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Most Profitable NHL Teams In The 2020-2021 Season

James Murphy
by in NHL on
  • The Vegas Golden Knights earned more money on a unit basis than any other team in the National Hockey League.
  • Florida and Minnesota also earned double digit profits for their ‘financial backers’.
  • The truncated NHL season began in mid January 2021 with only 56 games played in the regular season.

The 2020-2021 NHL season was that in name only since it didn’t begin until after the new year. The truncated 56 game regular season got underway on January 13, 2021 and ended in early May. The playoffs finally concluded on July 7 as the Tampa Bay Lightning won their second straight Stanley Cup.

Despite winning the Cup, the Lightning didn’t finish with the NHL’s best regular season record. They wound up with75 points, putting them in an 8th place tie with the Minnesota Wild. Including the Stanley Cup playoffs, Tampa Bay finished 51-27 for a 65.4% winning percentage. Due to their typically inflated pricing, however, that just earned Bolts’ bettors a negligible +2.6 unit profit. Congrats to Tampa Bay for winning the Stanley Cup but let’s take a look at the teams that excelled where it *really* matters–at the betting window:



This is a tough one to figure. Typically, the teams that perform well at the betting window in any sport are those that don’t enter the season with particularly high expectations yet manage to perform better than anticipated. The second and third team on this list definitely fit into that category. The Golden Knights, however, didn’t sneak up on anyone. FanDuel had them installed as a +850 choice to win the Stanley Cup before the regular season started–the same price as the Tampa Bay Lightning and just behind the preseason favorite Colorado Avalanche (+650).

At this point, it’s safe to say that Vegas qualifies as a ‘public’ team. Even if they weren’t very popular among recreational players all over North America they’d be a heavily bet team just because of their location in the big gambling market of Las Vegas. They finished their regular season and playoffs with a record of 50-25 for 66.7%. Winning that many games it’s tough *not* to make money. They played in a brutally tough division with Colorado, Minnesota and St. Louis. For whatever reason, they were perceived as being on the level of the Avalanche until the end of their Western Conference Semifinal series. Maybe that had something to do with the dynamic Colorado betting marketplace–the Centennial State now has more than twice as many ‘outs’ as Nevada.

VGK played excellent hockey at home (27-8-3) and on the road (23-11-3). They were excellent defensively and during the regular season at least were potent offensively. Intuitiviely, you think that linesmakers would have caught up to the Golden Knights by now but no matter how you price them a team that wins nearly 70% of their games is going to make a profit.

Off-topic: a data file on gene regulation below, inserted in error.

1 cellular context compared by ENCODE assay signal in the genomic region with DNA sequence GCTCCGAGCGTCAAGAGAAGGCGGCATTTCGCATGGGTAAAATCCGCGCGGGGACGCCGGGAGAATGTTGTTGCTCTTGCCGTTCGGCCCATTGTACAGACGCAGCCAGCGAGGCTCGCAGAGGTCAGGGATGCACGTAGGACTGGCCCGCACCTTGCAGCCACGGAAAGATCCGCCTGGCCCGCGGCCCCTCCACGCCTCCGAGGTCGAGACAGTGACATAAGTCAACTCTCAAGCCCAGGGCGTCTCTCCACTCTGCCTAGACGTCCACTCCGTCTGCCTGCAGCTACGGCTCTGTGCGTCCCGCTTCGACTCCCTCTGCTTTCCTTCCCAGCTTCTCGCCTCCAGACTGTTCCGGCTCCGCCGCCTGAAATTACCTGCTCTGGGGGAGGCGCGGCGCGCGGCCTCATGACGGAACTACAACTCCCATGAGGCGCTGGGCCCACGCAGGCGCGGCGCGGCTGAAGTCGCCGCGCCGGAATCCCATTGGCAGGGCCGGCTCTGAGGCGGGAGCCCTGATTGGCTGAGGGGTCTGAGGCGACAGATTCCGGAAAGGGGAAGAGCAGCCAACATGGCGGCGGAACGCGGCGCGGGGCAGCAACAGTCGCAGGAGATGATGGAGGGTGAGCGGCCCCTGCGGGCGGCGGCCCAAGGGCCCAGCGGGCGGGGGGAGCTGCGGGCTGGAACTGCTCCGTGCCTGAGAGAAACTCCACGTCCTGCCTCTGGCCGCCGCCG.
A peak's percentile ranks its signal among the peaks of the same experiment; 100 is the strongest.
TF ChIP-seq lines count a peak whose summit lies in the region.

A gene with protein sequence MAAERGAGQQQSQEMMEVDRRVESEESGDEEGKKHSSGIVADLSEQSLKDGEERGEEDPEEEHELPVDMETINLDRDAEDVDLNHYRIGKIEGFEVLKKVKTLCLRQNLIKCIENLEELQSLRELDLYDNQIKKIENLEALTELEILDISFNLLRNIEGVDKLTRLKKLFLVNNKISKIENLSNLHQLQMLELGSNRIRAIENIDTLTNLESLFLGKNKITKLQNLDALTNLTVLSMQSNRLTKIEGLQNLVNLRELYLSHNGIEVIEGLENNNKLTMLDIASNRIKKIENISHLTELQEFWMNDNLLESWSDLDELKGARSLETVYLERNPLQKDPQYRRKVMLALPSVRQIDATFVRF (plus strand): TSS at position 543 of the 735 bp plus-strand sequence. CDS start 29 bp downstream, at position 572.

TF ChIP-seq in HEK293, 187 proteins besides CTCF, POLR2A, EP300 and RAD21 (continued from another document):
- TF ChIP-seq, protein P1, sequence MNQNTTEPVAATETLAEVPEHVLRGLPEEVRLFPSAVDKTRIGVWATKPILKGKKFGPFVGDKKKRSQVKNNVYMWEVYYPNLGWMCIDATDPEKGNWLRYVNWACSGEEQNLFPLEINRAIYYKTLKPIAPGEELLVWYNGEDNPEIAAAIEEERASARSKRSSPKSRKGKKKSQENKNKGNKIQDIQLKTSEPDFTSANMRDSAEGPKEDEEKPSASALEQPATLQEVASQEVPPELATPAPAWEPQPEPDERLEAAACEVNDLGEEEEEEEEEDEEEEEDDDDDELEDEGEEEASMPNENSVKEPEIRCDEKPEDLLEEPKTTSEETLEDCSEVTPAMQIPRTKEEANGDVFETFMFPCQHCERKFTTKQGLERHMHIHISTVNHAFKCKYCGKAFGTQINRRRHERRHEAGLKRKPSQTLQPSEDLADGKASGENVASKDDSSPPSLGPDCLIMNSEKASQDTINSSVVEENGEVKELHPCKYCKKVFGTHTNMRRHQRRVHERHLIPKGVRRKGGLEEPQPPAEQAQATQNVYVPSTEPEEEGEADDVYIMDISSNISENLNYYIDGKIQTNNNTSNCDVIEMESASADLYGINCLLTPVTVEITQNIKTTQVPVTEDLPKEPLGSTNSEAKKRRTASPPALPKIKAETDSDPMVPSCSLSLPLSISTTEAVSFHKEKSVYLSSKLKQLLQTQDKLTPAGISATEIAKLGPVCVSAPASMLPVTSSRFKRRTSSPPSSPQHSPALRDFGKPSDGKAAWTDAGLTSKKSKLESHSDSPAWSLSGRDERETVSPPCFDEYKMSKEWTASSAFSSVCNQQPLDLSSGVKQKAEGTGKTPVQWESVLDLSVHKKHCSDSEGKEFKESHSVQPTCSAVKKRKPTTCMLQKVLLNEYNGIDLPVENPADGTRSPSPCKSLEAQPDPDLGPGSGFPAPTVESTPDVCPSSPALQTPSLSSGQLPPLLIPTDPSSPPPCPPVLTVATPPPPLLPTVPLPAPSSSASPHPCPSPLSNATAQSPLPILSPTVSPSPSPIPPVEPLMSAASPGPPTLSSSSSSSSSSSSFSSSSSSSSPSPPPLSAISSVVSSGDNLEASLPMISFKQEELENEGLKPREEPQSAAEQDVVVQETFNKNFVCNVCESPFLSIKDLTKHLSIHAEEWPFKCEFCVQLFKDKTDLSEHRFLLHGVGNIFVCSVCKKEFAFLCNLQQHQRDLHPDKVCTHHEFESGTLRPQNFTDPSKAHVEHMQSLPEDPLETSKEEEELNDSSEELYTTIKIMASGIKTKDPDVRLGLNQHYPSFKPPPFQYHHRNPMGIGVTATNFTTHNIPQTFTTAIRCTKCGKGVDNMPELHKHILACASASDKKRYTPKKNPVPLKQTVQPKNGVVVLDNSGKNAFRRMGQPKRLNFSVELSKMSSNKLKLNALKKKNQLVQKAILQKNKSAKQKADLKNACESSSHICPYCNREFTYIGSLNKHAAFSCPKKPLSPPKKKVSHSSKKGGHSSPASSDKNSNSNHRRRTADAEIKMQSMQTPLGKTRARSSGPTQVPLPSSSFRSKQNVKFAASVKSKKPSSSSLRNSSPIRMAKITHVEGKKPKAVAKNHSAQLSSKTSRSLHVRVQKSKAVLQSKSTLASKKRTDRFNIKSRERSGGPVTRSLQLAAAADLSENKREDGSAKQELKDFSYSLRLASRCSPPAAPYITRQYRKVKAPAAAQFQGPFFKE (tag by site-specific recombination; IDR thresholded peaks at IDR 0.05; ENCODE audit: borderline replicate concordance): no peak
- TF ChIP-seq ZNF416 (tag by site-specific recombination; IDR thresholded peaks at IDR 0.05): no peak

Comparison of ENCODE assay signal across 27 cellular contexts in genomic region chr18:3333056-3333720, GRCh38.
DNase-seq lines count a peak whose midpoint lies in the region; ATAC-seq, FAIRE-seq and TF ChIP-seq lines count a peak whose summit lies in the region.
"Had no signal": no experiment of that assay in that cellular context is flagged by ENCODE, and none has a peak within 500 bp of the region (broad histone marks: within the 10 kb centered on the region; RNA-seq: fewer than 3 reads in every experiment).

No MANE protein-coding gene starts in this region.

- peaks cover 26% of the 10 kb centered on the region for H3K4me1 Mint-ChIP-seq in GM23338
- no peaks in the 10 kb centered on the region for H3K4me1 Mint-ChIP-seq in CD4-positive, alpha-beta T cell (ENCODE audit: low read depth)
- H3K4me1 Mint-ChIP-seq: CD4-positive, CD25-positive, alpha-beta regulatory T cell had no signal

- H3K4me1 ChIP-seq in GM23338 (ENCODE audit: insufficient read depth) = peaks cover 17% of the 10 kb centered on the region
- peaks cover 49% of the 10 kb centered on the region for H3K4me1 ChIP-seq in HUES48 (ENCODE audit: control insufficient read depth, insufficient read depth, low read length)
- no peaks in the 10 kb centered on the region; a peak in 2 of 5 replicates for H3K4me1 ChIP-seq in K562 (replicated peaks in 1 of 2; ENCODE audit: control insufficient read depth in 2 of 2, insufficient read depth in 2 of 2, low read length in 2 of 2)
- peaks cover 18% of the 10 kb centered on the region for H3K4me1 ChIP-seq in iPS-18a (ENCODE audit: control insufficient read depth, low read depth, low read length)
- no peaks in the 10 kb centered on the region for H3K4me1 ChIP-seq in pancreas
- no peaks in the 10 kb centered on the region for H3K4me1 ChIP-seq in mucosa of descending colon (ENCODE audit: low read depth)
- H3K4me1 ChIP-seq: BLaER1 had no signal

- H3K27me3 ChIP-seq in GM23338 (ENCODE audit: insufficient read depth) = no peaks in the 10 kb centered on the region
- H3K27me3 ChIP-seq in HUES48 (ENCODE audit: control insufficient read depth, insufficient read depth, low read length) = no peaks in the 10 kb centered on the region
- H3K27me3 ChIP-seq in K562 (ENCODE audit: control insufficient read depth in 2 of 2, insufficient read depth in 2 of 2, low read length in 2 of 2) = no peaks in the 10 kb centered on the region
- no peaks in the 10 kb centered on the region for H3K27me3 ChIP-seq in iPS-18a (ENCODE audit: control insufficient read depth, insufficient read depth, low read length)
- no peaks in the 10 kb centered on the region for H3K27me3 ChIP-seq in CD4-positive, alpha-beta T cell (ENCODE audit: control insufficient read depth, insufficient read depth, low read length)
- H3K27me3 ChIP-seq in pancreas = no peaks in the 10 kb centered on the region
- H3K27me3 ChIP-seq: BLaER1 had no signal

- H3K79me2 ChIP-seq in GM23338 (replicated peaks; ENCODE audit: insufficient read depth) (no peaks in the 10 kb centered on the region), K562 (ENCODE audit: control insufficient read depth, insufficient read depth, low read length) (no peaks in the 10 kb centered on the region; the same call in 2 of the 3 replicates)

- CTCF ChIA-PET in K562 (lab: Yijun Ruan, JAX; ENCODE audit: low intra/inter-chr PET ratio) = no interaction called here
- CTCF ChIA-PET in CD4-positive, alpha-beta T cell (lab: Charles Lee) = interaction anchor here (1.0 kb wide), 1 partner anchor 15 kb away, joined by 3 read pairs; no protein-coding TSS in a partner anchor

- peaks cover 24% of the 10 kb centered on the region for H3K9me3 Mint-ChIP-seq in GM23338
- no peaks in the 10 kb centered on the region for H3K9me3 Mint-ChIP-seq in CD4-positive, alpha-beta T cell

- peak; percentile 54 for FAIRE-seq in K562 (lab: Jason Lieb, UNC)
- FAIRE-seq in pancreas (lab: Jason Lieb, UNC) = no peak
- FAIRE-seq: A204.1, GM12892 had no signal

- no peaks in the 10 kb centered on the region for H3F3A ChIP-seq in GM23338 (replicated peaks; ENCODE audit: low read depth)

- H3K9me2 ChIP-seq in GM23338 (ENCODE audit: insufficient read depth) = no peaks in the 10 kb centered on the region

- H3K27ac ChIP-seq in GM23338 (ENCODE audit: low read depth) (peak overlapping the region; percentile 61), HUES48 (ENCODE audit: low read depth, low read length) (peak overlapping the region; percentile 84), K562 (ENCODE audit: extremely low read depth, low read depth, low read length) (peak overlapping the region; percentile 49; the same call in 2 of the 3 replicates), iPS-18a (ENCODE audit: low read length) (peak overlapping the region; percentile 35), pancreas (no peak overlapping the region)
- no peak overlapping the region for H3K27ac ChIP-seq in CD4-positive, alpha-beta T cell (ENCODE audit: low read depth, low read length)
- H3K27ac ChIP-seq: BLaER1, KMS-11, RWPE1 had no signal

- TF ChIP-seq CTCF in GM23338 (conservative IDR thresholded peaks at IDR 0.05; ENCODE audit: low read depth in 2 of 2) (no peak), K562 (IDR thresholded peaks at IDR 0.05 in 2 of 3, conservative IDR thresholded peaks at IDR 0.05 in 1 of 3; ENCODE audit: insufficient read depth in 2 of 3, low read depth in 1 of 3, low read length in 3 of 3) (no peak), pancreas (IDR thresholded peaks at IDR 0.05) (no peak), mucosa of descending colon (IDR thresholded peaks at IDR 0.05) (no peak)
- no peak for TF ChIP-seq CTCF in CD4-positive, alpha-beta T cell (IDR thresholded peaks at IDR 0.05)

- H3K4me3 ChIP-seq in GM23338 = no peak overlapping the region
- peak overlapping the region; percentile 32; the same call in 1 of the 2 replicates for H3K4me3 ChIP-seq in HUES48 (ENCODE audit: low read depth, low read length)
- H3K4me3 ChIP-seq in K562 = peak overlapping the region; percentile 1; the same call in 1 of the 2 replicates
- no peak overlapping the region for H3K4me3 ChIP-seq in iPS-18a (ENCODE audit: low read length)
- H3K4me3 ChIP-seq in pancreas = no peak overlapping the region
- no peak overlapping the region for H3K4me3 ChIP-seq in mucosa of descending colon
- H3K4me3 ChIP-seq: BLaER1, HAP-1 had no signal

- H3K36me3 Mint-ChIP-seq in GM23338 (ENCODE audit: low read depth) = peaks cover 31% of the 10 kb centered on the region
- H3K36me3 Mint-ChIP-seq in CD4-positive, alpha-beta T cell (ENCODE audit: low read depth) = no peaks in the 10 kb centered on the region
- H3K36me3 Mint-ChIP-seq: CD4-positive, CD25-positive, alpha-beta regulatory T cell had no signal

The Florida Panthers, on the other hand, is the personification of a team that has little expected of them and manages to overachieve. They weren’t pegged to be a doormat but were priced at +4800 to win the Stanley Cup before the season began. That made them a decidedly mediocre co-twentieth choice along with the Winnipeg Jets. Instead, they played shockingly well in the regular season going 37-14-5 for 79 points giving them the fourth highest points total in the entire league. They actually finished with 4 more points than the eventual Stanley Cup Champion Tampa Bay Lightning. The Central Division was a very top-heavy division that had three very beatable teams (Nashville, Dallas and Chicago) and two doormats (Columbus and Detroit). The ‘division only’ scheduling format of the season meant that it was almost impossible for the Panthers to go on an extended losing run–if they did lose a few games it wouldn’t be long before Columbus or Detroit came to town.

Florida had a surprisingly potent offense (3.36 goals per game, tied with Washington for fourth best in the league) and a serviceable defense (2.70 goals against per game, tied for 9th best in the league). Despite having mediocre special teams this was enough to win them plenty of regular season games. They had the misfortune of having to match up with Tampa Bay in the first round of the playoffs and they lost that series 4-2. Despite the early dismissal, the Panthers have arrived and they won’t be sneaking up on anyone next year. They’ve been installed as a +1800 choice to win the 2022 Stanley Cup making them the seventh overall favorite behind Colorado, Vegas, Tampa Bay, Carolina, Boston and Toronto.


The Minnesota Wild may have been a bigger surprise than the Panthers. They definitely had less expected of them than Florida and would ultimately take Vegas to seven games in their opening round series. Despite playing in the tough West Division they finished third with a record of 35-16-5 and 75 points. Before the season, they were priced at +5500 to win the Stanley Cup. That is the same as Buffalo and tied them for 24th in the league. Unlike the Sabres–who managed to fall short of their meager expectations–the Wild shocked everyone as their youth movement began to flourish long before anyone expected. Minnesota took advantage of a strong home ice presence to go 21-5-2 at the Xcel Energy Center. The Wild finished in a 7th place tie in the goals per games category putting up 3.21 per. That tied them with Tampa Bay and we know how things worked out for the Bolts this season. The team defense was just mediocre (2.84 GAA per game, #16 in the league) and the special teams are still a work in progress. They haven’t won over the betting marketplace quite to the degree that Florida has–the Wild are +2200 to win the 2022 Stanley Cup, tenth shortest odds in the league.

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